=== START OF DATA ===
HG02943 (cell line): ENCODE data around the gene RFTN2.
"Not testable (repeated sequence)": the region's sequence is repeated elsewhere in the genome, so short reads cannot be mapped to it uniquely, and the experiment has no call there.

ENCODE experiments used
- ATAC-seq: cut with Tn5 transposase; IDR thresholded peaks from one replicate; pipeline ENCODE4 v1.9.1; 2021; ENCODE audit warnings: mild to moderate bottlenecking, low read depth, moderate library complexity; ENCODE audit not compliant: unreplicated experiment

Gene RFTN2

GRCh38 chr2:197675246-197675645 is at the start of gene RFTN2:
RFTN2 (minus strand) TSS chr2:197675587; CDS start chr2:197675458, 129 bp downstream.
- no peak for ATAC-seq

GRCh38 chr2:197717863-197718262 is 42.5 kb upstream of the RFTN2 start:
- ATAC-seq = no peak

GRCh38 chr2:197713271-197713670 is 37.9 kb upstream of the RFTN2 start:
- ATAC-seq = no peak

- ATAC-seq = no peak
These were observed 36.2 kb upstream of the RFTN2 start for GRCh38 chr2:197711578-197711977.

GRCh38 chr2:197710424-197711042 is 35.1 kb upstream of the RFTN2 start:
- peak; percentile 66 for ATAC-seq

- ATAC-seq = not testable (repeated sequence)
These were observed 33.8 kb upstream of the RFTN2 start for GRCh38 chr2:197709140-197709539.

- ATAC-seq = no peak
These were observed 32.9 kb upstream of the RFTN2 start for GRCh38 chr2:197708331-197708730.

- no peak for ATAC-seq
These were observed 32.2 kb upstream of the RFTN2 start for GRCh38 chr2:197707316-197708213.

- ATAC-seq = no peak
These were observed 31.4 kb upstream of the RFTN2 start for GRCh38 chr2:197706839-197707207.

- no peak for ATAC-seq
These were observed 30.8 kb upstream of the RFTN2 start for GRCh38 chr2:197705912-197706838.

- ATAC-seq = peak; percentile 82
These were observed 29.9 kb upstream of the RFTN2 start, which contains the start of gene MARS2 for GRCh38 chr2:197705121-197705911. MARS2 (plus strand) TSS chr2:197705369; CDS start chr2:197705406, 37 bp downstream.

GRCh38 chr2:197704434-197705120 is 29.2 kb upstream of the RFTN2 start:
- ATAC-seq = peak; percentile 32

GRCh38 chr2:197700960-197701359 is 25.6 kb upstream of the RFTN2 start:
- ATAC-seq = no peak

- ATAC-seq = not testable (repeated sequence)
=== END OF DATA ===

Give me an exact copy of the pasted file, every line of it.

HG02943 (cell line): ENCODE data around the gene RFTN2.
"Not testable (repeated sequence)": the region's sequence is repeated elsewhere in the genome, so short reads cannot be mapped to it uniquely, and the experiment has no call there.

ENCODE experiments used
- ATAC-seq: cut with Tn5 transposase; IDR thresholded peaks from one replicate; pipeline ENCODE4 v1.9.1; 2021; ENCODE audit warnings: mild to moderate bottlenecking, low read depth, moderate library complexity; ENCODE audit not compliant: unreplicated experiment

Gene RFTN2

GRCh38 chr2:197675246-197675645 is at the start of gene RFTN2:
RFTN2 (minus strand) TSS chr2:197675587; CDS start chr2:197675458, 129 bp downstream.
- no peak for ATAC-seq

GRCh38 chr2:197717863-197718262 is 42.5 kb upstream of the RFTN2 start:
- ATAC-seq = no peak

GRCh38 chr2:197713271-197713670 is 37.9 kb upstream of the RFTN2 start:
- ATAC-seq = no peak

- ATAC-seq = no peak
These were observed 36.2 kb upstream of the RFTN2 start for GRCh38 chr2:197711578-197711977.

GRCh38 chr2:197710424-197711042 is 35.1 kb upstream of the RFTN2 start:
- peak; percentile 66 for ATAC-seq

- ATAC-seq = not testable (repeated sequence)
These were observed 33.8 kb upstream of the RFTN2 start for GRCh38 chr2:197709140-197709539.

- ATAC-seq = no peak
These were observed 32.9 kb upstream of the RFTN2 start for GRCh38 chr2:197708331-197708730.

- no peak for ATAC-seq
These were observed 32.2 kb upstream of the RFTN2 start for GRCh38 chr2:197707316-197708213.

- ATAC-seq = no peak
These were observed 31.4 kb upstream of the RFTN2 start for GRCh38 chr2:197706839-197707207.

- no peak for ATAC-seq
These were observed 30.8 kb upstream of the RFTN2 start for GRCh38 chr2:197705912-197706838.

- ATAC-seq = peak; percentile 82
These were observed 29.9 kb upstream of the RFTN2 start, which contains the start of gene MARS2 for GRCh38 chr2:197705121-197705911. MARS2 (plus strand) TSS chr2:197705369; CDS start chr2:197705406, 37 bp downstream.

GRCh38 chr2:197704434-197705120 is 29.2 kb upstream of the RFTN2 start:
- ATAC-seq = peak; percentile 32

GRCh38 chr2:197700960-197701359 is 25.6 kb upstream of the RFTN2 start:
- ATAC-seq = no peak

- ATAC-seq = not testable (repeated sequence)